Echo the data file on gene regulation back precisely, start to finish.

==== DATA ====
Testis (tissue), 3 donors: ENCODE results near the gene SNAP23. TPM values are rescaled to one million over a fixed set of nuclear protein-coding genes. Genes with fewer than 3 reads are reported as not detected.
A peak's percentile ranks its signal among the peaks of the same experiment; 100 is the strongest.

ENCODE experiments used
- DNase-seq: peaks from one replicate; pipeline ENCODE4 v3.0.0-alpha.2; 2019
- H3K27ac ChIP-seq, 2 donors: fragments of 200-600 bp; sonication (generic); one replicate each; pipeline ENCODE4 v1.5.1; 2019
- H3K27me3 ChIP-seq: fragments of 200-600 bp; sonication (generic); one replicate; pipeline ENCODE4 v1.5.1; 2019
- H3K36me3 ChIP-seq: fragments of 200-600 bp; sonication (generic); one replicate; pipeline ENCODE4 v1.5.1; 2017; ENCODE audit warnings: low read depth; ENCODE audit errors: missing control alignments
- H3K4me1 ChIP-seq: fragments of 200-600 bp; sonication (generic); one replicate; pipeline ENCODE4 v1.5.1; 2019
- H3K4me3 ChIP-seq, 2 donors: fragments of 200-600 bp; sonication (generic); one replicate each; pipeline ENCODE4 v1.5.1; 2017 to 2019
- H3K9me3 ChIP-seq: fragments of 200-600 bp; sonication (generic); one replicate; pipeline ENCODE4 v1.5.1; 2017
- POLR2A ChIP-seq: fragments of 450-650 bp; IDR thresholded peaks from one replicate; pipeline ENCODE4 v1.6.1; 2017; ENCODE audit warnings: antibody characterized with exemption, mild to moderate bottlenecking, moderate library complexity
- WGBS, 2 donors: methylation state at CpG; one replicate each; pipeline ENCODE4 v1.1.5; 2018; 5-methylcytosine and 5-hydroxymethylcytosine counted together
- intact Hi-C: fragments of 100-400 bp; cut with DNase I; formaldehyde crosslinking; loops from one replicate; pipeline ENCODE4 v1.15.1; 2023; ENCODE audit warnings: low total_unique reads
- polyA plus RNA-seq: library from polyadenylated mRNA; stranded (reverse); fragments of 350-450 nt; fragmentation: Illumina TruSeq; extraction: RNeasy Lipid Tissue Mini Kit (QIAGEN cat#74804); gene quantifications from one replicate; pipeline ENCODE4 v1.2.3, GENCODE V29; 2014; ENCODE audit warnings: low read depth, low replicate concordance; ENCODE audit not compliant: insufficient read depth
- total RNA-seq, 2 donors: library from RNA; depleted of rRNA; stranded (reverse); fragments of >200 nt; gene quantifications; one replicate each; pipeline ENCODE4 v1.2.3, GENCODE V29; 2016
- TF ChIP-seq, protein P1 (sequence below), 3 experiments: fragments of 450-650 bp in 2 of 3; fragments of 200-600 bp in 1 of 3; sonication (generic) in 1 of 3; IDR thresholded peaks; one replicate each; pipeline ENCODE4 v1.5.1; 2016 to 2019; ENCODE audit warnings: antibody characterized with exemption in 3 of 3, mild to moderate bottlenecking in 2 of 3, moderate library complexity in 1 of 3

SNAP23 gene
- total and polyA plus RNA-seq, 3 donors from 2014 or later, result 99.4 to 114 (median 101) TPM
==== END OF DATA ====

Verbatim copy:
Testis (tissue), 3 donors: ENCODE results near the gene SNAP23. TPM values are rescaled to one million over a fixed set of nuclear protein-coding genes. Genes with fewer than 3 reads are reported as not detected.
A peak's percentile ranks its signal among the peaks of the same experiment; 100 is the strongest.

ENCODE experiments used
- DNase-seq: peaks from one replicate; pipeline ENCODE4 v3.0.0-alpha.2; 2019
- H3K27ac ChIP-seq, 2 donors: fragments of 200-600 bp; sonication (generic); one replicate each; pipeline ENCODE4 v1.5.1; 2019
- H3K27me3 ChIP-seq: fragments of 200-600 bp; sonication (generic); one replicate; pipeline ENCODE4 v1.5.1; 2019
- H3K36me3 ChIP-seq: fragments of 200-600 bp; sonication (generic); one replicate; pipeline ENCODE4 v1.5.1; 2017; ENCODE audit warnings: low read depth; ENCODE audit errors: missing control alignments
- H3K4me1 ChIP-seq: fragments of 200-600 bp; sonication (generic); one replicate; pipeline ENCODE4 v1.5.1; 2019
- H3K4me3 ChIP-seq, 2 donors: fragments of 200-600 bp; sonication (generic); one replicate each; pipeline ENCODE4 v1.5.1; 2017 to 2019
- H3K9me3 ChIP-seq: fragments of 200-600 bp; sonication (generic); one replicate; pipeline ENCODE4 v1.5.1; 2017
- POLR2A ChIP-seq: fragments of 450-650 bp; IDR thresholded peaks from one replicate; pipeline ENCODE4 v1.6.1; 2017; ENCODE audit warnings: antibody characterized with exemption, mild to moderate bottlenecking, moderate library complexity
- WGBS, 2 donors: methylation state at CpG; one replicate each; pipeline ENCODE4 v1.1.5; 2018; 5-methylcytosine and 5-hydroxymethylcytosine counted together
- intact Hi-C: fragments of 100-400 bp; cut with DNase I; formaldehyde crosslinking; loops from one replicate; pipeline ENCODE4 v1.15.1; 2023; ENCODE audit warnings: low total_unique reads
- polyA plus RNA-seq: library from polyadenylated mRNA; stranded (reverse); fragments of 350-450 nt; fragmentation: Illumina TruSeq; extraction: RNeasy Lipid Tissue Mini Kit (QIAGEN cat#74804); gene quantifications from one replicate; pipeline ENCODE4 v1.2.3, GENCODE V29; 2014; ENCODE audit warnings: low read depth, low replicate concordance; ENCODE audit not compliant: insufficient read depth
- total RNA-seq, 2 donors: library from RNA; depleted of rRNA; stranded (reverse); fragments of >200 nt; gene quantifications; one replicate each; pipeline ENCODE4 v1.2.3, GENCODE V29; 2016
- TF ChIP-seq, protein P1 (sequence below), 3 experiments: fragments of 450-650 bp in 2 of 3; fragments of 200-600 bp in 1 of 3; sonication (generic) in 1 of 3; IDR thresholded peaks; one replicate each; pipeline ENCODE4 v1.5.1; 2016 to 2019; ENCODE audit warnings: antibody characterized with exemption in 3 of 3, mild to moderate bottlenecking in 2 of 3, moderate library complexity in 1 of 3

SNAP23 gene
- total and polyA plus RNA-seq, 3 donors from 2014 or later, result 99.4 to 114 (median 101) TPM